Prosecutors as Informants

What is more, the supervisor prosecutors can provide information on specific cases to any person or entity, including the media, without obtaining the consent of the prosecutor responsible for a particular investigation. The law also ensures that the Treasury will bear any potential claims arising from such activities. Newsweek journalists found that the Prosecutor General has exercised this power, and in 2017, for example, the president of the ruling party, Jaroslaw Kaczynski, received information about 13 pending cases. As a result, politicians of the ruling party or journalists working in the pro-government media could have unfettered access to investigations and their secrets. And when someone suffers damage because of this – the Treasury is responsible, not the prosecutor who disclosed the information.

Rewarding Loyalists, Punishing Dissenters

All personnel decisions in the Prosecutor’s Office are subordinate to the Prosecutor General (politician) and the National Prosecutor (trained prosecutor). They have almost unlimited freedom in allocating the Prosecutor’s Office staff. Among other things, they may delegate a prosecutor to the Ministry of Justice or another organizational unit subordinate to the Minister of Justice, to another organizational unit of the Prosecutor’s Office (for more than six months per year only with the consent of the Prosecutor), and due to staffing needs, without his consent for 12 months per year to the Public Prosecutor’s Office in the locality where the delegate resides. The lack of specific criteria for the indicated delegation (as well as for its revocation) means that this power has become a tool for rewarding the faithful and punishing recalcitrant prosecutors.

One of the most notorious cases is that of Mariusz Krason, an experienced prosecutor from Krakow. In 2019, he was sent from the regional prosecutor’s office (highest level) in Krakow to the district prosecutor’s office for Wroclaw Krzyki-Zachód (lowest level) about 300 kilometers from Krakow. After six months, he should have returned to the most critical investigations in the regional prosecutor’s office in Krakow. Instead, he was sent to another assignment – to the district prosecutor’s office in Krakow’s Prądnik Biały (lowest level). He worked there until July 2020. In January 2021, he received a decision on another transfer to the prosecutor’s office in the Podgórze District of Krakow (lowest level). He was known for his criticism of the actions of the current leadership of the prosecutor’s office and his activities in the association of professional prosecutors, Lex Super Omnia (LSO), which was critical of the changes in the prosecutor’s office under Zbigniew Ziobro. He eventually won in court, which ruled that the transfers were illegal and discriminatory. Meanwhile, other LSO prosecutors were treated similarly – for example, Lex Super Omnia head Katarzyna Kwiatkowska was moved from the capital city of Warsaw to the small town of Golub-Dobrzyń.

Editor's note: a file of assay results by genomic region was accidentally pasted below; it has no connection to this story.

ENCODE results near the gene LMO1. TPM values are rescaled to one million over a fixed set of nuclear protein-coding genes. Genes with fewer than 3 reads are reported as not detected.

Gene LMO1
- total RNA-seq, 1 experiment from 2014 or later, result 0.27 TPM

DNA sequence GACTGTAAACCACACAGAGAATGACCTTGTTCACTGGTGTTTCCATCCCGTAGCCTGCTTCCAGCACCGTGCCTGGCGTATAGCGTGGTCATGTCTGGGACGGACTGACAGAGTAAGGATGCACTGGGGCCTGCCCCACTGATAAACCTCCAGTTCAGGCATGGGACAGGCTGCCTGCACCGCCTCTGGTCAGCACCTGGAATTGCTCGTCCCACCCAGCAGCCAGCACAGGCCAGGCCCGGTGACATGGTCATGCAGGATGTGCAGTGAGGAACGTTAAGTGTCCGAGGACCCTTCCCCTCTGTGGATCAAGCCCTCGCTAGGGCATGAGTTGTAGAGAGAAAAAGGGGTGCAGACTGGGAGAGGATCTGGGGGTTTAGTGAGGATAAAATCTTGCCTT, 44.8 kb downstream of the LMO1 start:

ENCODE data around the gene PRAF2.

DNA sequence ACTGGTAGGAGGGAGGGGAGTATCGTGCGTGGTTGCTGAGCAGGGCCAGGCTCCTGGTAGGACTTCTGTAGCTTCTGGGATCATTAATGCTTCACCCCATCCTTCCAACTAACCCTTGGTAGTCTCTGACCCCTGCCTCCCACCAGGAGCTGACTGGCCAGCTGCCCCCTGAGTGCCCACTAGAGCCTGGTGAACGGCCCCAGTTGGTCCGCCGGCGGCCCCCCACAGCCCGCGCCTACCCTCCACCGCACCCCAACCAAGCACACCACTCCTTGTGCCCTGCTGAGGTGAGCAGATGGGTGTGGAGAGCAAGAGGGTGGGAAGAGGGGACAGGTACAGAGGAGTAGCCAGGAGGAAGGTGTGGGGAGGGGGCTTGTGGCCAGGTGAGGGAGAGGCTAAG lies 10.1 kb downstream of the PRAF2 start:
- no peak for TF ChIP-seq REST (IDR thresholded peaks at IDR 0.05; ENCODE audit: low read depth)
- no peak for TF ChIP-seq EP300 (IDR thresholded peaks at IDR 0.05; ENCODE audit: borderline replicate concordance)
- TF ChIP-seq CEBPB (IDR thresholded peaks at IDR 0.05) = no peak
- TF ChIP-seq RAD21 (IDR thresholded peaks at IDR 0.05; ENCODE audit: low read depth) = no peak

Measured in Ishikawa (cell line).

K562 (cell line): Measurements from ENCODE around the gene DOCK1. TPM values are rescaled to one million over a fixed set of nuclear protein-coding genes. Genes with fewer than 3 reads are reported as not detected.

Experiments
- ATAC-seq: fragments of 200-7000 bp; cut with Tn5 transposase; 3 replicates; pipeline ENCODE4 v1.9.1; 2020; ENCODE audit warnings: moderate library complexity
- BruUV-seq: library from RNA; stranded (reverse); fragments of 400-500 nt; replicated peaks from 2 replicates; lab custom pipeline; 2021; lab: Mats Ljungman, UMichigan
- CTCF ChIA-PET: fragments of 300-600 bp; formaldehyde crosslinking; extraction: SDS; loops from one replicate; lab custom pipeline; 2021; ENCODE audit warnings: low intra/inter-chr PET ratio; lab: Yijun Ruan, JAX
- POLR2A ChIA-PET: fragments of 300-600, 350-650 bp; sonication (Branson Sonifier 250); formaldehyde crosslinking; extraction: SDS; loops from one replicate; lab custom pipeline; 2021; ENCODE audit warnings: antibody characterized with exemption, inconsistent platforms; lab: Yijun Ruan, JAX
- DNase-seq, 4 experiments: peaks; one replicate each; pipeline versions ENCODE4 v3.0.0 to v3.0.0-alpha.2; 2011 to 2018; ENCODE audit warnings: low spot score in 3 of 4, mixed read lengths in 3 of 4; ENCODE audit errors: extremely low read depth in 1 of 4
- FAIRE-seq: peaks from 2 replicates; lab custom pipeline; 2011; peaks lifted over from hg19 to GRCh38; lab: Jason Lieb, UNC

The LSO produced a detailed report on demotions, transfers, and other methods of formal and informal pressure on prosecutors and its mirror image, a report on rewards and benefits (transfers to higher units and instant promotions) for prosecutors sympathetic to the new power in the prosecutor’s office.

The New Amendments

The Polish Parliament, with the votes of the ruling majority, has just recently introduced amendments to the Law on the Public Prosecutor’s Office that immeasurably strengthen the role of the National Prosecutor at the expense of the Prosecutor General. This follows a resolution that requires the President’s consent to appoint and dismiss the National Prosecutor and other Deputy General Prosecutors. Taken together, these changes mean that little will change. In a situation in which the president comes from the political environment of Law and Justice – the political influence of this group on the Prosecutor’s Office remains.

The above-described “evils” of the current political oversight of the Prosecutor’s Office are well documented and analyzed.

An Independent Office?